|Although the centre of domestication for cowpea is uncertain, all evidence points to its originating in Africa. Ethiopia, Central, Southern and West Africa have all been considered probable centres of domestication.
Recent studies of more than 10,000 accessions of the world cowpea collections at IITA revealed that germplasm accessions from Nigeria, Niger, Burkina Faso and Ghana showed greater diversity than those from East Africa, with the centre of diversity in Nigeria. These studies provide further evidence that West Africa was the primary centre of domestication.
The plant architecture and growth habits of cowpeas are diverse because genotypes and environments interact to influence both the numbers and the lengths of their branches. At one extreme are bushy, erect types with short branches, at the other prostrate, spreading or sometimes twining and climbing forms with five (5) or more orders of branching and first and second order branches up to 5 m long.
Each axillary inflorescence is a compound raceme of several simple racemes carried on a grooved peduncle 5-60 cm. Each simple raceme has between six and twelve flower buds, but only the lower, first formed pair develops while the rest degenerate to form extra-floral nectarines between the paired flowers.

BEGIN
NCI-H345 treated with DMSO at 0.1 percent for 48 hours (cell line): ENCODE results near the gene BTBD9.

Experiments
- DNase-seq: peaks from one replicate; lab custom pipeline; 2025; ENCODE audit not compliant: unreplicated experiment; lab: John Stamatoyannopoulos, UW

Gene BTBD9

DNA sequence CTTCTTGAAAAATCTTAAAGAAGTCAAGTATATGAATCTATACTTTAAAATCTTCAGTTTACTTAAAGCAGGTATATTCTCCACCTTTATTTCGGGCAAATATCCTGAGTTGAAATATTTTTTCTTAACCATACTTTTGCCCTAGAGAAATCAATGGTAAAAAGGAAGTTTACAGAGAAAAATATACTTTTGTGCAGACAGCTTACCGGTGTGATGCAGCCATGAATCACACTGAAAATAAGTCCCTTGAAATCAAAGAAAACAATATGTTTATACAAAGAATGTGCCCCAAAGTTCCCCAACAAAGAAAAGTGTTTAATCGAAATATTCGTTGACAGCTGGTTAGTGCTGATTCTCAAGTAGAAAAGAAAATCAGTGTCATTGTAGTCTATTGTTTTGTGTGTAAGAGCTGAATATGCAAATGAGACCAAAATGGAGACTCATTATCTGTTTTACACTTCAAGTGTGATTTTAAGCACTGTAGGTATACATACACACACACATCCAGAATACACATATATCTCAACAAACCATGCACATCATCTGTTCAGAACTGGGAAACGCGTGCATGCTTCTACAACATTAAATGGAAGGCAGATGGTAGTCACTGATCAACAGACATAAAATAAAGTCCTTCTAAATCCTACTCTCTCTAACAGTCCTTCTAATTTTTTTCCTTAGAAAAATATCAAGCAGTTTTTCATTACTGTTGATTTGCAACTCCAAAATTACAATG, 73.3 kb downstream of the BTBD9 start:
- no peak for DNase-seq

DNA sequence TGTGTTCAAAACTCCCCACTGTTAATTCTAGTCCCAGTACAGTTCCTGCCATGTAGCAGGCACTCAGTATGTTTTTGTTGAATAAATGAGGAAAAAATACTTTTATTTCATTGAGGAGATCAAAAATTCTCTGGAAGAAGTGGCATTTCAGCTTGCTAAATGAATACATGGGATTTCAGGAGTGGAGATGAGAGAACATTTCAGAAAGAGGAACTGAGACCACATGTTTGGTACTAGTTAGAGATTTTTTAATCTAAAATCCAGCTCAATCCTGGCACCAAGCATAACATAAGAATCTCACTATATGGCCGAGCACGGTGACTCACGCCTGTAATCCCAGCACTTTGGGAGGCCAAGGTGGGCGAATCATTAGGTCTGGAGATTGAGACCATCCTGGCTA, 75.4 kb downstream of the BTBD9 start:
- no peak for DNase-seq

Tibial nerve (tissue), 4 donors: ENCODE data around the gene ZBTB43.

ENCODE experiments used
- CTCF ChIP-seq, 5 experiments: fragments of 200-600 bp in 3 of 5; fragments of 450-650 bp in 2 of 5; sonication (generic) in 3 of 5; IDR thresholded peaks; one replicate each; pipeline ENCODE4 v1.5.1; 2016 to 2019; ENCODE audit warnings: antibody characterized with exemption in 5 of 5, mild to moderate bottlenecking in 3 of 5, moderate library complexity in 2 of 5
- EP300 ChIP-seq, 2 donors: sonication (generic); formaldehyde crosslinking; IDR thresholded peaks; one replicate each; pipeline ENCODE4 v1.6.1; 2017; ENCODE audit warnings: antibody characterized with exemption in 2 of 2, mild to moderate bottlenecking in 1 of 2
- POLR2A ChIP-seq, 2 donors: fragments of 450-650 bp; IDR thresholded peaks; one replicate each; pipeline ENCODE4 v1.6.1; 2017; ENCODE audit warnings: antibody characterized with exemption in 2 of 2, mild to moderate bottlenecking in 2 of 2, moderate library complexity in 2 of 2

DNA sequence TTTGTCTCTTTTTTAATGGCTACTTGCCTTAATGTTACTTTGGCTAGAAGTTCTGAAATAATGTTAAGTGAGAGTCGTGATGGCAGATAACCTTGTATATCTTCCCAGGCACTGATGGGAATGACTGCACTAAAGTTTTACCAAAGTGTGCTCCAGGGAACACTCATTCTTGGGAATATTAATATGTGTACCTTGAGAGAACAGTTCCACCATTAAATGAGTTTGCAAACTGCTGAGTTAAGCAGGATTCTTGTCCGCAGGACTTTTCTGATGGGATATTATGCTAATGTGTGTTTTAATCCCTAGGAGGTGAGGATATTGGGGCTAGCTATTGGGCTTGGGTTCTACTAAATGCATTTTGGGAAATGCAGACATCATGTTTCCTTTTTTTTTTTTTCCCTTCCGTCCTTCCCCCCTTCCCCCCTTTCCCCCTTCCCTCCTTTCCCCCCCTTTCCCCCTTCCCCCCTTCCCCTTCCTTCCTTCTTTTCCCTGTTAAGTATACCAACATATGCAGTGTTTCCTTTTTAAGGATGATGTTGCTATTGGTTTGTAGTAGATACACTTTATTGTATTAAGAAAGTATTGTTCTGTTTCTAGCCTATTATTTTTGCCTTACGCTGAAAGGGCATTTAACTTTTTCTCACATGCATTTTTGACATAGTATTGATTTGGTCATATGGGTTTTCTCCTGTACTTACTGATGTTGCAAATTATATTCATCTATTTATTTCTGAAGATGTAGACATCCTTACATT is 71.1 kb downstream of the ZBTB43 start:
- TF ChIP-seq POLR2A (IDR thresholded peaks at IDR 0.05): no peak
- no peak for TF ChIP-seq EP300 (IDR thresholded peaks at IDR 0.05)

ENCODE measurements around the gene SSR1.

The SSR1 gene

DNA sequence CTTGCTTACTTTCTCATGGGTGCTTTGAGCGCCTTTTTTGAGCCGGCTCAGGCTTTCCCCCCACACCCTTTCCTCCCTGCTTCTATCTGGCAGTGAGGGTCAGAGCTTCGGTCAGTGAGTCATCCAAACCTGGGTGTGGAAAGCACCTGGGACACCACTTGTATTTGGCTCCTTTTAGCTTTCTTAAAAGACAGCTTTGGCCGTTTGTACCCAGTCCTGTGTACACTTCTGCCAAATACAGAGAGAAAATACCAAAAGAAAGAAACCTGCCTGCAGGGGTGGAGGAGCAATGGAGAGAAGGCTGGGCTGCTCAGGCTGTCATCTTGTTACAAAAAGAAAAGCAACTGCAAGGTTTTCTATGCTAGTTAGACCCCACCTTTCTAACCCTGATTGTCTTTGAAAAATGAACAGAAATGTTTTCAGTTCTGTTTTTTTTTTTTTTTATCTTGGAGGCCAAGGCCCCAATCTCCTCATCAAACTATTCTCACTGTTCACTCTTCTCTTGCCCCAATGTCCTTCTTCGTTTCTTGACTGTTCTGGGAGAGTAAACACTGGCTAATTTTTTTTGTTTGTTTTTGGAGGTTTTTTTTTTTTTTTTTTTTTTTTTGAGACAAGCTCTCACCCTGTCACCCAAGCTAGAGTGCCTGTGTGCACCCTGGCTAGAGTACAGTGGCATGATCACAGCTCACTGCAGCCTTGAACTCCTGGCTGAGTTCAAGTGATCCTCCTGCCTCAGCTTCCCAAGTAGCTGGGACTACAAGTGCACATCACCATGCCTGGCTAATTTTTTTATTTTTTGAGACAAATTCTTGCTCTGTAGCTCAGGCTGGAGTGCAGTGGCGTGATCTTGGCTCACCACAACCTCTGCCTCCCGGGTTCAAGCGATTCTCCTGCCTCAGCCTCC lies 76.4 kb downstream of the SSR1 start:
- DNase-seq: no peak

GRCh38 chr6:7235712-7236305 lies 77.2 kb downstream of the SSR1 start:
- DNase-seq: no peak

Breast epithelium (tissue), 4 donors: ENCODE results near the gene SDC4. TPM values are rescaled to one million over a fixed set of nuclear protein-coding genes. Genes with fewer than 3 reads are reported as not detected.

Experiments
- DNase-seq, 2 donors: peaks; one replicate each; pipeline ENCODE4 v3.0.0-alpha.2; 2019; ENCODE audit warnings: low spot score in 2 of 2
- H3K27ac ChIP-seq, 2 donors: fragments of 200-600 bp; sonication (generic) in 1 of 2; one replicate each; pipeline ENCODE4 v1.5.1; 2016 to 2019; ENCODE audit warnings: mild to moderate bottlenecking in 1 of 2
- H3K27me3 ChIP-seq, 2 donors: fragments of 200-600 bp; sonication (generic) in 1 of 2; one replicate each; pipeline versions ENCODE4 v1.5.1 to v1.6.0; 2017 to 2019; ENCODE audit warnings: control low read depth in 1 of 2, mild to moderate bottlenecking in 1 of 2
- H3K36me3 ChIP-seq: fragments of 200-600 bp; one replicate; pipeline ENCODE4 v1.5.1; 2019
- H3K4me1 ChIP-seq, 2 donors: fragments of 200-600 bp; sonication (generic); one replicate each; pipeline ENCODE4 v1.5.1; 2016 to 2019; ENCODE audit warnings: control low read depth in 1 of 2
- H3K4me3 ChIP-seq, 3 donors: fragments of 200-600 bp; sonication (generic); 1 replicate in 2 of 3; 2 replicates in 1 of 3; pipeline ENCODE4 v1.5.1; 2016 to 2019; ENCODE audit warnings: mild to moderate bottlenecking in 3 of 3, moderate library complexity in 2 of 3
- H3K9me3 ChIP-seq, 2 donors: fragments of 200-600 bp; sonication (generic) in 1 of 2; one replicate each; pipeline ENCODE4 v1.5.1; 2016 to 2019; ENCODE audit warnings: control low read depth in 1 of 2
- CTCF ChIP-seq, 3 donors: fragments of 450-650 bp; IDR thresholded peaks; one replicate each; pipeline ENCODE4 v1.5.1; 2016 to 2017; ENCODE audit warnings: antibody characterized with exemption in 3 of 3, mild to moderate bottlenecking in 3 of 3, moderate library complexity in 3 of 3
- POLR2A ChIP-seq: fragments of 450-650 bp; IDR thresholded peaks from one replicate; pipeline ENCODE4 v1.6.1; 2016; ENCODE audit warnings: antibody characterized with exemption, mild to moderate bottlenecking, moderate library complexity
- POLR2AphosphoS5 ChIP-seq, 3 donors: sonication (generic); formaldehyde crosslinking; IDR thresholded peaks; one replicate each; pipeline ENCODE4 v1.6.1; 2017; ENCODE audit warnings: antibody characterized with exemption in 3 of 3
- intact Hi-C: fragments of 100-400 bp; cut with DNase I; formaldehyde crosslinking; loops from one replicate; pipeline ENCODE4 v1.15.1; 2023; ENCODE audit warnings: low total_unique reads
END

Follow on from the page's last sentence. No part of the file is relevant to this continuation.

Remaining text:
The leaflets are ovate to lanceolate, sometimes hastate, 5-18 cm long and 3-16 cm wide, entire or lobed and sub-tended by inconspicuous stipules. In the axil of each leaf there are three buds. Only the central bud normally expands to produce either a potentially indeterminate, monopodial branch or a racemose inflorescence. Consequently, the number of branches is the complement of the number of inflorescence. Rare determinates have terminal inflorescence on their main stem and branches, such types may have more than one inflorescence and a reduced branch at a single node.
The cleistogamous flowers are typically papilionaceous and are large, with a standard petal 2-3cm wide which is either white or with anthocyanin pigmentaion in shades or pale mauve or pink to dark purple, with or without a "V" shaped distribution at the top centre of the petal.
Mature fruits vary widely in size, shape, colour and texture. Fruit lengths range between 12-20 cm and are straight, curved or coiled. They may lack pigmentation (tan or straw coloured) or have varying intensities of anthocyanin pigmentation from pink purple or almost black. They contain between six and twenty-one kidney shaped, oval or, rarely, almost spherical seed whose dimensions is within the range 5-12 mm and with individual weights between 50 mg and 340 mg. The testa may be smooth or wrinkled and rough. Testas may be white, buff brown, red and black.
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|Origin And Botany | Varietal Development And Maintenance | Land Selection | Land Preparation | Planting | Fertilization | Irrigation | Weed Control | Plant Protection | Roguing | Harvesting|